[Framework-Team] Re: Our attititude to Archetypes

Martin Aspeli optilude at gmx.net
Tue Apr 11 19:12:39 UTC 2006

On Tue, 11 Apr 2006 19:07:03 +0100, Rob Miller  
<ra at burningman.com> wrote:

> Martin Aspeli wrote:
>> In a way it feels unclean and a bit dangerous if our goal is to lighten  
>> up or even move away from Archetypes. However, it's also a good thing.  
>> AT is an insulation layer. It's ubiquitous and unifies the API to  
>> content types.
> for a while i was keen on the idea of replacing AT, componentizing it  
> out until there wasn't any there there, eventually replacing the  
> components with other pieces.
> i'm still not against that idea, but i've recently come back around to  
> the possibility that AT might be salvageable.  if it gets broken up into  
> little bits, and the worst stuff is made better, then we may just find  
> ourselves with something that is not so bad to work with, w/o feeling so  
> strong a need to have to make it die completely.

If you look at the thread I started on at-dev (and please respond to it if  
you have ideas) for re-using content types and making schemas more  
flexible, my conclusion is similar.

Logic etc. should be made into adapters. View logic should be made into  

CMF requires a pile of boilerplate, and I'm happier to let AT handle that  
than to replicate it myself. When CMF starts being able to use adapters  
for this stuff, AT can adapterise itself into pieces.

The schema is there for base_edit and to generate accessors, basically.  
One thing I thought about was to have some mechanism for making AT  
accessors turn into python 2.4 properties, so that we could make a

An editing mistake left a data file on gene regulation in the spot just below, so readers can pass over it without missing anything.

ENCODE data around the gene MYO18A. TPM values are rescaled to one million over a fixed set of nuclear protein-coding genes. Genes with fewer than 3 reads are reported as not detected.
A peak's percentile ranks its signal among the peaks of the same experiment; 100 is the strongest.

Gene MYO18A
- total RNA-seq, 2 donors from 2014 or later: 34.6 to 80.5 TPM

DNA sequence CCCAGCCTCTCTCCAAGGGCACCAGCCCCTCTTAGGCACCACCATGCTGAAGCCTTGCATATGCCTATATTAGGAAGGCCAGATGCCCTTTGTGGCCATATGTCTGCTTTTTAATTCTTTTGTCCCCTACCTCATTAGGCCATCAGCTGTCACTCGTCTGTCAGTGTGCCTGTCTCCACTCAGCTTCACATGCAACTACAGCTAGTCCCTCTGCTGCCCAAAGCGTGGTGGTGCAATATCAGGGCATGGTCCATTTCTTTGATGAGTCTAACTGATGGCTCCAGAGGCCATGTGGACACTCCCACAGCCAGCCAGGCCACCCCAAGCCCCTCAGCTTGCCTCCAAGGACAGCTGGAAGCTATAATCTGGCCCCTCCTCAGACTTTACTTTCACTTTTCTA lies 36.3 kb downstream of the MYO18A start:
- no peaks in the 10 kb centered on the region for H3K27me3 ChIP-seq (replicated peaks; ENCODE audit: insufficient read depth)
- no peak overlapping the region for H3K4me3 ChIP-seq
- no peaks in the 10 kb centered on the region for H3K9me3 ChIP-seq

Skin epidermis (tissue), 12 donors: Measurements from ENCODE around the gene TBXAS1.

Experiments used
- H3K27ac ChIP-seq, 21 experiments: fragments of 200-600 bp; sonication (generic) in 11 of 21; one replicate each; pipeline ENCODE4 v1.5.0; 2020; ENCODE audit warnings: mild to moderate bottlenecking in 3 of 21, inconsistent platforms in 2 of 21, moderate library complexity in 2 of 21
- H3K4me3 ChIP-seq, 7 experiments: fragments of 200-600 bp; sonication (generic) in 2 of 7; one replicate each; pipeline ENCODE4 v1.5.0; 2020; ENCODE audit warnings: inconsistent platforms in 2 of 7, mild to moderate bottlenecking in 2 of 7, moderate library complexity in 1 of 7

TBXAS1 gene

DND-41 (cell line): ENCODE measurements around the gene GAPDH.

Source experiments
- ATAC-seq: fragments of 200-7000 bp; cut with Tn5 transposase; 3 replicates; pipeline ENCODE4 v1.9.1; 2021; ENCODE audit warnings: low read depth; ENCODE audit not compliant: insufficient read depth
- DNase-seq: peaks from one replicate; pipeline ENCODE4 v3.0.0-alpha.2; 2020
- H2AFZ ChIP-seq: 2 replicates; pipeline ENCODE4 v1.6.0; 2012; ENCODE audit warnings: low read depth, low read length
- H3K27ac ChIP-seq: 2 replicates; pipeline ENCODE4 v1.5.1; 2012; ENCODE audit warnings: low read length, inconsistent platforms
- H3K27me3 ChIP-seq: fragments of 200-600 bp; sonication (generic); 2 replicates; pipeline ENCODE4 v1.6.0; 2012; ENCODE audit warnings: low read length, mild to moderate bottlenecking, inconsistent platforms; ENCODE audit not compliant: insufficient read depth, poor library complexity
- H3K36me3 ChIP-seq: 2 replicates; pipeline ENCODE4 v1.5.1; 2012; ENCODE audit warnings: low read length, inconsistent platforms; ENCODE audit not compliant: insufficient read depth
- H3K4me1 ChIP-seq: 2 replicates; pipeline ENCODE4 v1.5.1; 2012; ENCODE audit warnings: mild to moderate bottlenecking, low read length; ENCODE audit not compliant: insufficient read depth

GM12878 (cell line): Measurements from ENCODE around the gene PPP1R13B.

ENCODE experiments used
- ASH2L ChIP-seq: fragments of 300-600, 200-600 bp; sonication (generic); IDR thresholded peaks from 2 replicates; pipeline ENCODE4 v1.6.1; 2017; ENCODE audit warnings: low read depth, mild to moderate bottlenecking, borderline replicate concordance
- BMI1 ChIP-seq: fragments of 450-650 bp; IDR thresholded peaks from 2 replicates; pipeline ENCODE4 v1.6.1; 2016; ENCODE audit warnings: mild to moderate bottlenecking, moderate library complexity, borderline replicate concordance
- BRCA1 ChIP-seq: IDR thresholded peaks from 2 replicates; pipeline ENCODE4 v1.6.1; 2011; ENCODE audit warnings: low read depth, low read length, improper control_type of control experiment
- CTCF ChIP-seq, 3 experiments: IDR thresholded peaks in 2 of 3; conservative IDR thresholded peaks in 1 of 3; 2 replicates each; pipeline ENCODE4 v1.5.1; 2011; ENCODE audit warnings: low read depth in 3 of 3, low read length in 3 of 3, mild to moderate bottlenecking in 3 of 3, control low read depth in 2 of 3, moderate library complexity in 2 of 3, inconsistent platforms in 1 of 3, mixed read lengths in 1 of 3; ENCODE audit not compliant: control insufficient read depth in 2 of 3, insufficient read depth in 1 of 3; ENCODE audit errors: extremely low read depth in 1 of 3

zope3-looking schema that used properties but have AT create the magic.  
AttributeStorage makes that a bit hard, though.

AT also does a lot of other convenience stuff - registering searchable  
fields, creating new indexes/metadata, that kind of stuff. Again, I don't  
see any major gains of separating that out until CMF itself relies on  
adapters for these things.

> anyway, in either event, the first steps are to break it apart into  
> pieces, using the CA to thread it together.  this is going to take a  
> while; it won't be until Plone 3.0 that any of it lands, and it probably  
> won't be until Plone 3.5 that a large percentage of it lands.  that's  
> over a year away, and a lot can change in that time.  i recommend we  
> continue our current path of working on taking it apart, and let the  
> process unfold as we do.

Yeah, 3.5 was my guestimate too. However, we should think about our stance  
towards it. For example, I'd quite like to promote the  
only-the-schema-and-fti-is-in-the-content-class paradigm (OTSATFIITCC, as  
I like to call it)to make the average AT class more lightweight. That'd  
make forward migration a lot more sensible.

I'd also still keep the no-AT-dependency-in-Plone concept (NADIP) intact.  
But we need a firm line on that one.



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